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How Will Ultrashort Pulse Lasers Impact 5G?

By Enterprise Technology Review | Thursday, January 02, 2020

Antenna production with USP lasers can address the demand for production solutions for 5G antennas at an early stage.

Fremont, CA: 5G antenna modules are increasingly being added to cell towers. These modules contain 64 active antennas whose radiation overlap, ensuring optimum spatial coverage and is known as massive multiple-input multiple-output (MIMO). On the other side, there is a requirement for MIMO-compatible antennas that allow smartphones, autonomous vehicles, and Industry 4.0 systems to work in the 5G network. MIMO-compatible antennas are highly complex modules with 16 and more individual antennas enabling mobile devices and systems to use signals from various transmitters simultaneously, thus increasing the transmitted data rates without affecting the transmission performance.

Whereas, 5G networks work with different gigahertz millimeter wave (GHz mmWave) frequencies whose spectrum ranges from 3.3 - 77 GHz. For lower frequencies,  there is a need for larger antennas, and similarly for higher frequencies more precise antenna modules are required. Yet problems arise with the combination of tiny antennas and GHz mmWave frequencies owing to the fingers and hands of smartphone users that can block data transfer.

To overcome this, smartphone manufacturers usually install at least three antenna modules at various sites of their 5G devices. Also, there arise challenges in manufacturing the very complex 3-dimensional 5G antennas due to their more delicate structures. A laser direct structuring process makes it possible to attach antenna of different shapes, conducting paths, or insulation channels in resolutions to 25 micrometers (µm) directly onto three-dimensional plastic components.

Another successful method is using ultrashort pulse lasers to address the demand for production solutions for 5G antennas. The antennas are made from laminated substrates consisting of a copper layer, an insulator such as liquid crystal polymer (LCP) or modified polyimides, and a connection layer. In the manufacturing process, the antenna structures are cut to size and exposed with a laser. Because copper and polymers possess different ablation thresholds, extreme care is necessary as the electromagnetic antenna material affected negatively by heat can shorten its life or even cause short circuits. This issue can be avoided by a method utilizing new picosecond lasers with up to 30 watts of power working within the ultraviolet wavelength range of 355 nanometers. According to researchers, allows scan speeds of several meters per second, with typically around ten stages needed for the latest antenna designs.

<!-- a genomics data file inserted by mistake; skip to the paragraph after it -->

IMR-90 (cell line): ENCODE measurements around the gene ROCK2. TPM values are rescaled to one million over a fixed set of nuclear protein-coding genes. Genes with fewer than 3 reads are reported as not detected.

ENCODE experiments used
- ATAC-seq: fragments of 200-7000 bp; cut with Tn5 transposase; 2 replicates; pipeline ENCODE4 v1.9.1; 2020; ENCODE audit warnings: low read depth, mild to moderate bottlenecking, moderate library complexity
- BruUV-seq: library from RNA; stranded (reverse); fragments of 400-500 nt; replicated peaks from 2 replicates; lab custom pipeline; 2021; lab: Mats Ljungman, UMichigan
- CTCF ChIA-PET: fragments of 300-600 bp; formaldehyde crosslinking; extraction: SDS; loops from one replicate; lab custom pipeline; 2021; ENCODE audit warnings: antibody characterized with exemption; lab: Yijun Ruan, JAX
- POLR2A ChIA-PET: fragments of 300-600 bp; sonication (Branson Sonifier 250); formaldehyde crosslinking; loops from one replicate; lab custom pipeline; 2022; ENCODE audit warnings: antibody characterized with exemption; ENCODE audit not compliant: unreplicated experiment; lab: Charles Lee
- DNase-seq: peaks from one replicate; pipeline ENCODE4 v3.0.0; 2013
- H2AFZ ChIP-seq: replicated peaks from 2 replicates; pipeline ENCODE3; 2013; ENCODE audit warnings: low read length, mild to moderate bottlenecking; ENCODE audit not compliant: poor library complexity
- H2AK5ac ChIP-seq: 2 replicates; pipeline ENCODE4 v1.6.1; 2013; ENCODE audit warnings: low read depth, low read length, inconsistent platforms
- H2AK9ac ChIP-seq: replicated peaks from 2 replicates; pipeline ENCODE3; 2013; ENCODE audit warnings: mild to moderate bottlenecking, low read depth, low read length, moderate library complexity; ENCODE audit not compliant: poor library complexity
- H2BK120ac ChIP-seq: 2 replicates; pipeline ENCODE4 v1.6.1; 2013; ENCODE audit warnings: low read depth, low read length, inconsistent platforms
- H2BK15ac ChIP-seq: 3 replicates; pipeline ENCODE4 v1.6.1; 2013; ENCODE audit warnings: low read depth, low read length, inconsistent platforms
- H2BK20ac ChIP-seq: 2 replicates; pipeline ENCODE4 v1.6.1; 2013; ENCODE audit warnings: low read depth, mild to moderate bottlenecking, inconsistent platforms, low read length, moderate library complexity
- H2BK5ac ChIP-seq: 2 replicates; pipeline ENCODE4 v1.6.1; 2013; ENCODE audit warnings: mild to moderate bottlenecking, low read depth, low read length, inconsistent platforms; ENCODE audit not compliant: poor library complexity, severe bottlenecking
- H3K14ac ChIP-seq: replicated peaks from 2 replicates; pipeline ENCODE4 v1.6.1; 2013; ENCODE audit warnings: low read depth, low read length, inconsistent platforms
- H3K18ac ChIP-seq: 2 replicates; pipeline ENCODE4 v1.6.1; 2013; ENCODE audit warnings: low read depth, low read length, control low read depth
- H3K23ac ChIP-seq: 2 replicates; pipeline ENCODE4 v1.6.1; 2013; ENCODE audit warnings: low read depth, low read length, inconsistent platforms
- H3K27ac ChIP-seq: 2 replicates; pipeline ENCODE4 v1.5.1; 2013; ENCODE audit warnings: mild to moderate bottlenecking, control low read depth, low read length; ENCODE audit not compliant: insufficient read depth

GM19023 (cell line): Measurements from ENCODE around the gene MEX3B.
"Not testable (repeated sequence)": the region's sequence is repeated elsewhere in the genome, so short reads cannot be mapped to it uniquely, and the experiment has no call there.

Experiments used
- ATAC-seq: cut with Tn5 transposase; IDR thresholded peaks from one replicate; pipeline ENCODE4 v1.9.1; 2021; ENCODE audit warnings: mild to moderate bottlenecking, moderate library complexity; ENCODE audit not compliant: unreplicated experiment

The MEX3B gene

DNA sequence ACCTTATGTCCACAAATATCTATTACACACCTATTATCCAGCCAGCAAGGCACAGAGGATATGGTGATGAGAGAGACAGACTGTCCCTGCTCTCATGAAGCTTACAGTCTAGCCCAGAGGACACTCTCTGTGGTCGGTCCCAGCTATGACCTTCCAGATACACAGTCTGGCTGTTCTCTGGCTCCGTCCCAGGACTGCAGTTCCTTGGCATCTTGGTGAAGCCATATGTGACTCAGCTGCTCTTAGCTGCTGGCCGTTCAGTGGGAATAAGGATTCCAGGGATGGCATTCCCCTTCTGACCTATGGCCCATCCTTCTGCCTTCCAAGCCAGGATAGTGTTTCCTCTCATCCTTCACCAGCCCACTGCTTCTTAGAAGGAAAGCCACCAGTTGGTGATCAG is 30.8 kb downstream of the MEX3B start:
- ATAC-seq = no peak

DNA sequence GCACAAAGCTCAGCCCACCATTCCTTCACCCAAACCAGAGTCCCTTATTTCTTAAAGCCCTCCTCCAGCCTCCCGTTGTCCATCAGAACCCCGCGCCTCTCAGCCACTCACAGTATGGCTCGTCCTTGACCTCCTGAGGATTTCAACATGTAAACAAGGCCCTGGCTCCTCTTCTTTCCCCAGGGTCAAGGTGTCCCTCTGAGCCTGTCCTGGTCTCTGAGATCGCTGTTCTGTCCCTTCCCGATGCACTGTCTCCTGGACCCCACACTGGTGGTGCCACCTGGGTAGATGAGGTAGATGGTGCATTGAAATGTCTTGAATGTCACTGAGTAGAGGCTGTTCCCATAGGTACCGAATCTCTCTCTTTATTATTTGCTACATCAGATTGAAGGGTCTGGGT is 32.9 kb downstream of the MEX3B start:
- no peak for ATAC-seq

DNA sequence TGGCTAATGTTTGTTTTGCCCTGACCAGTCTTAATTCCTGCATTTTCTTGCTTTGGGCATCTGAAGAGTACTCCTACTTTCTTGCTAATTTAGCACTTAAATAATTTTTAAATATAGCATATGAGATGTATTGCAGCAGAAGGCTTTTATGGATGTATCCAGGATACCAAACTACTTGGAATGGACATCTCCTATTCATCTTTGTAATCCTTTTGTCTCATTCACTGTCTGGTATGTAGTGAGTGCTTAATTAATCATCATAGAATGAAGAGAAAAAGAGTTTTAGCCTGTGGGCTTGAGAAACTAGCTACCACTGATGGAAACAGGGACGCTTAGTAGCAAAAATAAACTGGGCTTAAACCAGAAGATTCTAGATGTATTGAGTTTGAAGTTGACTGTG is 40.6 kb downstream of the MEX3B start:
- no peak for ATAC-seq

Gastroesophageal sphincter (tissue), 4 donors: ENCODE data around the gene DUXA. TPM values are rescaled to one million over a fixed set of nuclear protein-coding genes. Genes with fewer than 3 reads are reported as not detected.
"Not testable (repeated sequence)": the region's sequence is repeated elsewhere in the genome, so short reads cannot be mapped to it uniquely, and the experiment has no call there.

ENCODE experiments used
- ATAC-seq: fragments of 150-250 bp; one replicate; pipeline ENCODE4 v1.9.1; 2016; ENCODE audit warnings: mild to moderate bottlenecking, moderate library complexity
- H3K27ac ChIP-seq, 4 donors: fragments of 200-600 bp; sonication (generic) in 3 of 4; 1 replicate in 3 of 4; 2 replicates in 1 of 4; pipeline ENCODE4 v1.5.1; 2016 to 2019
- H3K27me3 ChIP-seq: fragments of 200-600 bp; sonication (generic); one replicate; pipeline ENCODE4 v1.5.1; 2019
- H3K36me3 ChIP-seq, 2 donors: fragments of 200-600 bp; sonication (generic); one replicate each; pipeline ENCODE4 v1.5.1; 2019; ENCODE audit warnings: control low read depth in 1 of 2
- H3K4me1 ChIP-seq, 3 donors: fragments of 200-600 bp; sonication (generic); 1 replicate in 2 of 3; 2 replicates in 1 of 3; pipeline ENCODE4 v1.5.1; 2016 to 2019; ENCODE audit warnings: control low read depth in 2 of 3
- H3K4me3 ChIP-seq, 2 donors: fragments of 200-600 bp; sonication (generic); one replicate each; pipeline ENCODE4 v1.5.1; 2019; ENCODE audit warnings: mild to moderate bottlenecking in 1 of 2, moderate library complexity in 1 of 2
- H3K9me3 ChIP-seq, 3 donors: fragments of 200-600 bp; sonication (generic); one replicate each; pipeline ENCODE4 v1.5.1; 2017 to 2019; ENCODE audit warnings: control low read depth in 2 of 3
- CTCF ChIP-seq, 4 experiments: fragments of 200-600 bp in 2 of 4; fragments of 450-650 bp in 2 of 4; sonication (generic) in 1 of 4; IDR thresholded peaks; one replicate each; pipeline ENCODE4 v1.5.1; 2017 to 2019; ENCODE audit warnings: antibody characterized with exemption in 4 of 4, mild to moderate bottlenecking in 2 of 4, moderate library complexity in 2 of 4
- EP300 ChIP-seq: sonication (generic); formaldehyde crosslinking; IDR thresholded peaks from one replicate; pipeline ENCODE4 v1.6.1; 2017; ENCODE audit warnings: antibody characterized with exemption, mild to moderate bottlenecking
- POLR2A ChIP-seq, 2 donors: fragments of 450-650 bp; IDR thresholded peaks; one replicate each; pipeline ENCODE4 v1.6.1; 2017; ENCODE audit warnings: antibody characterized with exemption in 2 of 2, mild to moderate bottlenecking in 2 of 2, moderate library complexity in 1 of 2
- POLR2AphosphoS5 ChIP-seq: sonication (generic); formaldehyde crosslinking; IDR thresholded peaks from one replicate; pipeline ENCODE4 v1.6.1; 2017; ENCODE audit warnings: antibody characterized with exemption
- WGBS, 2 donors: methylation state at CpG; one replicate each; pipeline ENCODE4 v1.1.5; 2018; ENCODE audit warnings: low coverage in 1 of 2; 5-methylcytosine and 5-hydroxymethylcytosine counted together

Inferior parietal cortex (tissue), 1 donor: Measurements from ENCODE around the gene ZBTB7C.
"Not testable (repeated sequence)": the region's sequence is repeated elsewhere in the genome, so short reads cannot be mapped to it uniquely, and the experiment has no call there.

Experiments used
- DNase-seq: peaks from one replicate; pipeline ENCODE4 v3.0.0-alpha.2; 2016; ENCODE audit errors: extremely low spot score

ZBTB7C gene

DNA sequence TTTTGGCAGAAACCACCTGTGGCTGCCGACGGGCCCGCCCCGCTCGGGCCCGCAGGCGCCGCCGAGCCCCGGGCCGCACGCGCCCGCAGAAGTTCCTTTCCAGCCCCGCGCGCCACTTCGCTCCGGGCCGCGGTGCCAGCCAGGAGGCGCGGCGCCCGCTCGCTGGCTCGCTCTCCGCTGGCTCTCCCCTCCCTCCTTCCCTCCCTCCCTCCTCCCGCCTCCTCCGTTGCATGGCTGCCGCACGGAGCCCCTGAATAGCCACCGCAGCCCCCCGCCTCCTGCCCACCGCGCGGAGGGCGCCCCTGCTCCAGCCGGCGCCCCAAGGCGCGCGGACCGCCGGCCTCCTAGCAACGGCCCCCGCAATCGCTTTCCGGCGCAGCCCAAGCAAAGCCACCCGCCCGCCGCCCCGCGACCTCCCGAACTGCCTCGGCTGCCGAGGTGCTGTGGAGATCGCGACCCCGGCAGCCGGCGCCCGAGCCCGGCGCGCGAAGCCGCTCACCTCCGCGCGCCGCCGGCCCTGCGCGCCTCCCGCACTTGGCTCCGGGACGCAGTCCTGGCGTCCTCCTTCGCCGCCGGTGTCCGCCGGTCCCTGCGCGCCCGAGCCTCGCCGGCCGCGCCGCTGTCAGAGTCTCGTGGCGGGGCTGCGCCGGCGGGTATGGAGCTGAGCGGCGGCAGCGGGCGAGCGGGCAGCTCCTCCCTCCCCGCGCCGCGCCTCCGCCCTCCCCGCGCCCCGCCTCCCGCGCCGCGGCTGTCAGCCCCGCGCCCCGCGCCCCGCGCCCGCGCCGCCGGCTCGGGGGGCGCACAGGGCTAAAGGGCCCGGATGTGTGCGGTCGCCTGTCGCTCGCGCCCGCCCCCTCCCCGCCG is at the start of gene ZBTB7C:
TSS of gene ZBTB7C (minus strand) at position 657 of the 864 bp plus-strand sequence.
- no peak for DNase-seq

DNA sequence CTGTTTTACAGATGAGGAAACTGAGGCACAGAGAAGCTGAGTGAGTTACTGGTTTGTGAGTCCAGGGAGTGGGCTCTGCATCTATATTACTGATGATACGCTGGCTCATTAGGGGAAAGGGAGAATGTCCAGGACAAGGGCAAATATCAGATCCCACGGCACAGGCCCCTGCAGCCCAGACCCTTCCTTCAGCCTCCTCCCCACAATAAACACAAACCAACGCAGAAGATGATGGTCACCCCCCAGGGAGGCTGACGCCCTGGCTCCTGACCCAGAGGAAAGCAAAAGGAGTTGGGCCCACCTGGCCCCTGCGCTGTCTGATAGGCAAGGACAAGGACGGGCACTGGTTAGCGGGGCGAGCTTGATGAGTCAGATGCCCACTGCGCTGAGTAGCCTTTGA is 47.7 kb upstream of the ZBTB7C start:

Also, the highly developed USP processing strategy involving “Pulse EQ”, can be used to minimize thermal influences on the sensitive antenna material. The pulse frequency is varied in the real-time depending working of the laser as in a straight line or with narrow curves. Here, an integrated active pulse control system ensures stable pulse energies that result in extremely homogeneous sectional images having no thermal effects on the copper-LCP laminate.

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